He shot 22-under for his last 63 holes

After Woods’ opening nine struggles, he would go on to shoot -22 after that, firing 66-65-69 over his final three rounds. He would make just three total bogeys in Rounds 2 through 4, at one point going 38-straight holes without a bogey.

On Augusta’s tricky greens, he didn’t three-putt all week

This was Woods’ first time playing Augusta National as a professional, and the fact that he didn’t have a single three-putt over the 72 holes remains one of the most mind-boggling stats from the week.

He averaged 323 yards off the tee for the week… in 1997

Some golfers at the 1997 Masters were still using persimmon drivers, but Woods had already started to use technology to his advantage. His average of 323 yards off the tee during the week was 23 yards more than the next-longest driver (only Scott Hoch also averaged more than 300 yards a pop that week, and just barely, at 300.3). The longest hitter for the season in 1997 was John Daly, who was the lone golfer to average more than 300 yards per drive. (Woods was second in ’97, averaging 294.8 yards).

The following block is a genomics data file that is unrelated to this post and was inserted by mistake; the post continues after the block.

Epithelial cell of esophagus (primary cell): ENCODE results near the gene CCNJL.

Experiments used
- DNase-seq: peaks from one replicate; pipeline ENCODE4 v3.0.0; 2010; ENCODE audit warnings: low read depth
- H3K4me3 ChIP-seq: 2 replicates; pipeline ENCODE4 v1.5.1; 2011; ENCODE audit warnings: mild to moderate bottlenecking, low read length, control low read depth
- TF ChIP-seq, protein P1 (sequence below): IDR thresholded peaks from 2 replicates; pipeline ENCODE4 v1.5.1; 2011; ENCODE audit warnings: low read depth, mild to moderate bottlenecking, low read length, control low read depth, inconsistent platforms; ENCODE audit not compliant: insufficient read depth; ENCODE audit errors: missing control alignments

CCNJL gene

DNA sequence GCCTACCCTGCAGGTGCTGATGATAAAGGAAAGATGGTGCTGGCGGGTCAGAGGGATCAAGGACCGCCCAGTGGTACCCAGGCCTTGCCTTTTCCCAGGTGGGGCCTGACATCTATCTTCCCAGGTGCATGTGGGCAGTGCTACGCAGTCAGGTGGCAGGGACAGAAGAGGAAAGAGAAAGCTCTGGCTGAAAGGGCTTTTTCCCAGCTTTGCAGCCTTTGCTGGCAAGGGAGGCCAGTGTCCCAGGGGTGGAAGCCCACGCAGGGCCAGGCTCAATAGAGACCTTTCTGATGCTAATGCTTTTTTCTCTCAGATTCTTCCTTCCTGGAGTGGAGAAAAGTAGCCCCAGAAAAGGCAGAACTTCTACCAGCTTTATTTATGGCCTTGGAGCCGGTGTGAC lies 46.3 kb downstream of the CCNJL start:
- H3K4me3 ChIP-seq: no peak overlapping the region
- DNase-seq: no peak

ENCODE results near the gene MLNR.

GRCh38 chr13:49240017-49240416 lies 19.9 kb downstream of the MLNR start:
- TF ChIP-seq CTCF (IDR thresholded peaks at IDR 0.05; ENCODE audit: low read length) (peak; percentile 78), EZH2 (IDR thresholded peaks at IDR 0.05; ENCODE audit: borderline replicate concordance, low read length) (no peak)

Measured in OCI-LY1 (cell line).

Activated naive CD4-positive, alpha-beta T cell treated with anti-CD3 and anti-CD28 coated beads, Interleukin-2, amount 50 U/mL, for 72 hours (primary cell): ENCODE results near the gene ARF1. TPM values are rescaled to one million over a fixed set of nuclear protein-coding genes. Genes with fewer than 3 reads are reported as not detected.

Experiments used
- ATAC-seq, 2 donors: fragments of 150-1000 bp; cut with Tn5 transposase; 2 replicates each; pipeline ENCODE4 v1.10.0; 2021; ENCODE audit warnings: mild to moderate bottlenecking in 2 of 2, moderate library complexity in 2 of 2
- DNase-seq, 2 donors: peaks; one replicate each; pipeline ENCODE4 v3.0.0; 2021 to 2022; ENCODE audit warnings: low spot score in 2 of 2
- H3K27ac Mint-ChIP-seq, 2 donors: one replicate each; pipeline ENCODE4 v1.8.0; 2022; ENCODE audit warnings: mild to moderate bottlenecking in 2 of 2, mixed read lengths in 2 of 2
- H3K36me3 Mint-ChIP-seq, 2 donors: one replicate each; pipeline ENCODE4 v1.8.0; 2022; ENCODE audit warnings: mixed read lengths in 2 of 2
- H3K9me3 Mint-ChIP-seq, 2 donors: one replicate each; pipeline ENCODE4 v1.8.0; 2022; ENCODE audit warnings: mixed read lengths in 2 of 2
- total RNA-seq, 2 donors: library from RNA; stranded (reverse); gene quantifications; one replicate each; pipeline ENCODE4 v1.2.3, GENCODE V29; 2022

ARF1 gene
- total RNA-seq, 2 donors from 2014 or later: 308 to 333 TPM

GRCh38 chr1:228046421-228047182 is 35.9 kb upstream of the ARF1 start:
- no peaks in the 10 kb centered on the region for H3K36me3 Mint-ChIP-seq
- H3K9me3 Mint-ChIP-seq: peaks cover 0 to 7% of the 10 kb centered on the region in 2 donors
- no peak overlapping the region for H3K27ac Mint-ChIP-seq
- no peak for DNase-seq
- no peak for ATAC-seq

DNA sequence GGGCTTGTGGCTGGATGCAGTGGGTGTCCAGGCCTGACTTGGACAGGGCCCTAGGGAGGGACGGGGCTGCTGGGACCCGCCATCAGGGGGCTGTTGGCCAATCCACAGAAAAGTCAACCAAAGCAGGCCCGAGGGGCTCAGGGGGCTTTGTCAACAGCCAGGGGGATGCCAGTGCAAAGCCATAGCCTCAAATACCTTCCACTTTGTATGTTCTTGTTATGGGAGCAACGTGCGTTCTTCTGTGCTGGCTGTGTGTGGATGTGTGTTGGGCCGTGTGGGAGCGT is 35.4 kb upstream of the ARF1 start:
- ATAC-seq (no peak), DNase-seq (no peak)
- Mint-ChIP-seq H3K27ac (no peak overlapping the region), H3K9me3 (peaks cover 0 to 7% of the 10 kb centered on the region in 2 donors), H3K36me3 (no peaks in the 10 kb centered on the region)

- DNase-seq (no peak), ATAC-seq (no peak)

He was the first minority golfer to win a major championship

Woods calls himself ‘Cablinasian’, a mix of his parents’ ethnicities – Caucasian, Black, Indian (Native American), and Asian, and given Augusta National’s treatment of minorities in the past and Woods’ own admission of experiencing racism growing up, the win was an important feat (beyond just golf).

He ate at Arbys every single night that week

Unveiled in Woods’ recent book on the 1997 Masters, he and his friends ate at Arbys, the fast-food chain in the U.S. – every night after his round was done. Although he ate either chicken or steak before the tournament for dinner, his superstitious friends made a point of stopping at Arbys after every round because he was playing well.

He played the Quad City DJs (loudly) driving down Magnolia Lane after he won

Another interesting nugget from Woods’ book: after his victory, and late on Sunday, he and his friends rolled down the window of his Cadillac courtesy car and blasted “C’mon N’ Ride It (The Train)” out of the stereo. Although unconfirmed, it’s likely this is the first time the Quad City DJs were played from a car stereo so loudly down Magnolia Lane.

He fell asleep fully clothed, clutching the Green Jacket like a blanket

After Woods’ champions dinner Sunday night, his drive down Magnolia Lane with his friends (and the stop at Arbys) the party continued into the wee hours of Monday morning where Woods fielded calls from U.S. President Bill Clinton and was visited by Nike President and CEO Phil Knight. The party concluded when no one could find the Masters champion. He had retreated to a bedroom, holding the Green Jacket over most of his upper body, and was fast asleep.